The first book (The Brotherhood) went through well over 20 complete revisions, so characters and storylines changed a lot in that process. But the second and third books (The Run and Hide, The Dance Towards Death) were mainly written straight through, with only one major structural revision, and even that was just tightening up the action. After a while I just stopped thinking about the plot, it just came out of me, and I stuck with it.
This is a bit like asking a parent which if their kids they love the most, but I am going to go for it – which of the books in this series is your favorite, and why?
That is a tough one. I do think each book is better than the last, breaking the rules of most trilogies. And while I do love the third book The Dance Towards Death, especially how many characters return from the first book to round out the trilogy, how the overall picture is clarified and especially the New York City political plot and locations, if I really have to choose, I have to go with The Run and Hide.
Some of the passages from The Run and Hide, especially when we get into Rob Johnson’s head, the setting descriptions of Thailand and some of the narration of Niral and other characters’ internal struggles are some of the best writing I’ve ever done in my view, and I’m really proud when I read them back at events.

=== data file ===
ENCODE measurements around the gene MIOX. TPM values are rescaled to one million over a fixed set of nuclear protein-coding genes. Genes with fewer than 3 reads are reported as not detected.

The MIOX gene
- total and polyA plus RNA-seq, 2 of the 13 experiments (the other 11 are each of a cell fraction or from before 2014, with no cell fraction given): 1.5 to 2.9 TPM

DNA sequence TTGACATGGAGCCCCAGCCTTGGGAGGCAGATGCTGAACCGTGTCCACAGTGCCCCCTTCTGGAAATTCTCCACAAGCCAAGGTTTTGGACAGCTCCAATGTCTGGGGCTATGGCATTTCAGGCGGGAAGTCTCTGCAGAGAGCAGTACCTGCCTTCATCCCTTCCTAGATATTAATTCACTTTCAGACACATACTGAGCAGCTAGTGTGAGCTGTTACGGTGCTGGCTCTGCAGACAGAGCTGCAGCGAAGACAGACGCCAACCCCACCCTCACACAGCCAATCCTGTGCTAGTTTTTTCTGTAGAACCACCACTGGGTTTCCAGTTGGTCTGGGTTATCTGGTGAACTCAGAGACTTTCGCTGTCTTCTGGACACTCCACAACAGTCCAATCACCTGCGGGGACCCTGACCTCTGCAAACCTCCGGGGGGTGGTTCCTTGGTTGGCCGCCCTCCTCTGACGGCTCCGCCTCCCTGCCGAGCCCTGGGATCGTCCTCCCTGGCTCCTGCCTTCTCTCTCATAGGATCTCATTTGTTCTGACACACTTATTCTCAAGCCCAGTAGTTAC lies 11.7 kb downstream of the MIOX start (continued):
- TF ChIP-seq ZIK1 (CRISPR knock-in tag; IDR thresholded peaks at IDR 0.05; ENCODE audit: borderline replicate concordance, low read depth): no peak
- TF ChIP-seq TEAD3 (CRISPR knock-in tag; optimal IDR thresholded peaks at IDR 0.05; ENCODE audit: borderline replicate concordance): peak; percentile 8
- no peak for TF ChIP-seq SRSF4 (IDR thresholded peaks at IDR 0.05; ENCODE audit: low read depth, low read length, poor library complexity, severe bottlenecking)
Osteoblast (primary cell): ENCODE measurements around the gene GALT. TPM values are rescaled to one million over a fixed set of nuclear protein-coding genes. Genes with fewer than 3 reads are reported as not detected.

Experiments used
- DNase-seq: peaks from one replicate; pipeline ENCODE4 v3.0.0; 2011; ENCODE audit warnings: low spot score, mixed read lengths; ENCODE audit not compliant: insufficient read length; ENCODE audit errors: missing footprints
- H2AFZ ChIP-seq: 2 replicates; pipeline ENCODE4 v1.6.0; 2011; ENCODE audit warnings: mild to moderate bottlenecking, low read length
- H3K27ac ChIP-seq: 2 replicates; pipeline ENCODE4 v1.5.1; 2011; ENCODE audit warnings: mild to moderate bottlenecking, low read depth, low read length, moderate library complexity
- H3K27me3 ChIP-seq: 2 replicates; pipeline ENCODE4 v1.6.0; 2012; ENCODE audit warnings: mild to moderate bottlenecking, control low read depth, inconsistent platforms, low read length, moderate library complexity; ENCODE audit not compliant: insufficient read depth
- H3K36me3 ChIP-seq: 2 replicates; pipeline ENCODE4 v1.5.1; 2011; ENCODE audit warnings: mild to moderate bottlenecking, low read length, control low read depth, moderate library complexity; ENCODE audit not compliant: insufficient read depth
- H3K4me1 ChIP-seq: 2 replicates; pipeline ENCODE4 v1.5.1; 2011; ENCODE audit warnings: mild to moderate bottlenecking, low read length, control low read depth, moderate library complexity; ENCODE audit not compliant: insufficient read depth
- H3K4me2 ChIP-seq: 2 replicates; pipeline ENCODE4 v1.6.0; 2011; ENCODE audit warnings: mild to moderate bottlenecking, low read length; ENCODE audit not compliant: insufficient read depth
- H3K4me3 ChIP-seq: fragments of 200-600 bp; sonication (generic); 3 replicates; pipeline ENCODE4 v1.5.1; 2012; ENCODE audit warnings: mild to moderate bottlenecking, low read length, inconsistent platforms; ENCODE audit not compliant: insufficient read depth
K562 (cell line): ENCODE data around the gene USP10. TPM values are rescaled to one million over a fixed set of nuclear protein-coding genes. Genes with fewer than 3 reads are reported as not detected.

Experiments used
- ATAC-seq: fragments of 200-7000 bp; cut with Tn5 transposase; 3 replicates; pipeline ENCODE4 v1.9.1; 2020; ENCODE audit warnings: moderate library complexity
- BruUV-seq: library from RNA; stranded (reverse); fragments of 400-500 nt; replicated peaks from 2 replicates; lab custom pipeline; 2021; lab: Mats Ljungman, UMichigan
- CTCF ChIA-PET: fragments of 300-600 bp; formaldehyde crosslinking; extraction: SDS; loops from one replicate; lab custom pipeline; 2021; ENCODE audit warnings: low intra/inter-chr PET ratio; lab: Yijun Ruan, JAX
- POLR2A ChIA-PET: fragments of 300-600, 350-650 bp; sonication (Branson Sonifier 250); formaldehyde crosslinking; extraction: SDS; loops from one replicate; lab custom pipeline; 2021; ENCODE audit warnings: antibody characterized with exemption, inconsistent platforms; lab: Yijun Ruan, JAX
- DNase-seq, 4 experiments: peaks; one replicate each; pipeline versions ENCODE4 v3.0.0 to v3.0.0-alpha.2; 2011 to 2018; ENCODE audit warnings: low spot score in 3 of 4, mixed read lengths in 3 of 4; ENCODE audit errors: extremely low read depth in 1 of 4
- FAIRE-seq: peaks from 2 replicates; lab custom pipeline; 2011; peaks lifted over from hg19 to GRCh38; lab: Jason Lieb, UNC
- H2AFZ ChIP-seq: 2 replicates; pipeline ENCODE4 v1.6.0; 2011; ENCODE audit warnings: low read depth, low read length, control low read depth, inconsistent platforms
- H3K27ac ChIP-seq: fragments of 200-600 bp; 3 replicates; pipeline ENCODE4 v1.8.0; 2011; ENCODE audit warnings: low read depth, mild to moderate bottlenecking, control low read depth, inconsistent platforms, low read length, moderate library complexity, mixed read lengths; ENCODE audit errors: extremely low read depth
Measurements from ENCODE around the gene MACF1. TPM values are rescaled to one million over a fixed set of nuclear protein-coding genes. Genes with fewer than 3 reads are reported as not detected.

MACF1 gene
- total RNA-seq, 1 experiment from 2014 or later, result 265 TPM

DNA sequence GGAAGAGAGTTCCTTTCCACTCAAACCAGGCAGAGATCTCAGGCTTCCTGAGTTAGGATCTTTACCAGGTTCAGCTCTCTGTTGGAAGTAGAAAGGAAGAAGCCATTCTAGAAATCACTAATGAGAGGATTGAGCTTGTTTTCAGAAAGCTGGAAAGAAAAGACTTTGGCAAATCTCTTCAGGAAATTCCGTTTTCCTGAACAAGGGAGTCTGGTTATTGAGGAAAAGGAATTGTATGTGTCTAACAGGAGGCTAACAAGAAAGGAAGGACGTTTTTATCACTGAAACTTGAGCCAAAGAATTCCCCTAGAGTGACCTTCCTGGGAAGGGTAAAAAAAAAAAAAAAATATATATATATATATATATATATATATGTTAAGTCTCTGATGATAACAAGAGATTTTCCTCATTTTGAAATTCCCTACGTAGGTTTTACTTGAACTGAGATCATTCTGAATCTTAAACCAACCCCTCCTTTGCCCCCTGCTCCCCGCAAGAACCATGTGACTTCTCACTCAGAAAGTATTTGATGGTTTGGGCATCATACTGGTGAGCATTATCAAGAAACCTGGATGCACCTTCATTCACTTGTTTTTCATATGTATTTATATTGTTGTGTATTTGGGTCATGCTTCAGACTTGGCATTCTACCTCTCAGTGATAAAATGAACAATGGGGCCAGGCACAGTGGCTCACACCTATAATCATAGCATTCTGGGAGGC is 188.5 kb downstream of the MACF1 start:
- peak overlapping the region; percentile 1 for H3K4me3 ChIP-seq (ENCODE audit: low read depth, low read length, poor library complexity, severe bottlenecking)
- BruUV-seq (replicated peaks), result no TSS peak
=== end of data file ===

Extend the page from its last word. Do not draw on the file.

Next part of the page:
If sure your fans are wondering now that this series is complete, what is next for you?
After I’m done with interviews, promotions and events for The Brotherhood Chronicle, I’m going full steam into the next volume of The Human Tragedy, my innovative portrait of contemporary America in short stories. It’s tentatively titled Bad Americans. I’ve already started writing it, but I’ll be able to focus on it a lot more.
Like the first volume, it will probably be around 10, possibly more, short stories that provide a diverse portrait of America today, but unlike the first book, there will be a story overarching the stories too, in addition to the internal reality the first book created with its introduction. I’m not going to give many more details than that. I’d recommend readers check out Good Americans, and if they like it, be prepared for an even more dynamic second volume.
The Dance Towards Death is available on Amazon by clicking here.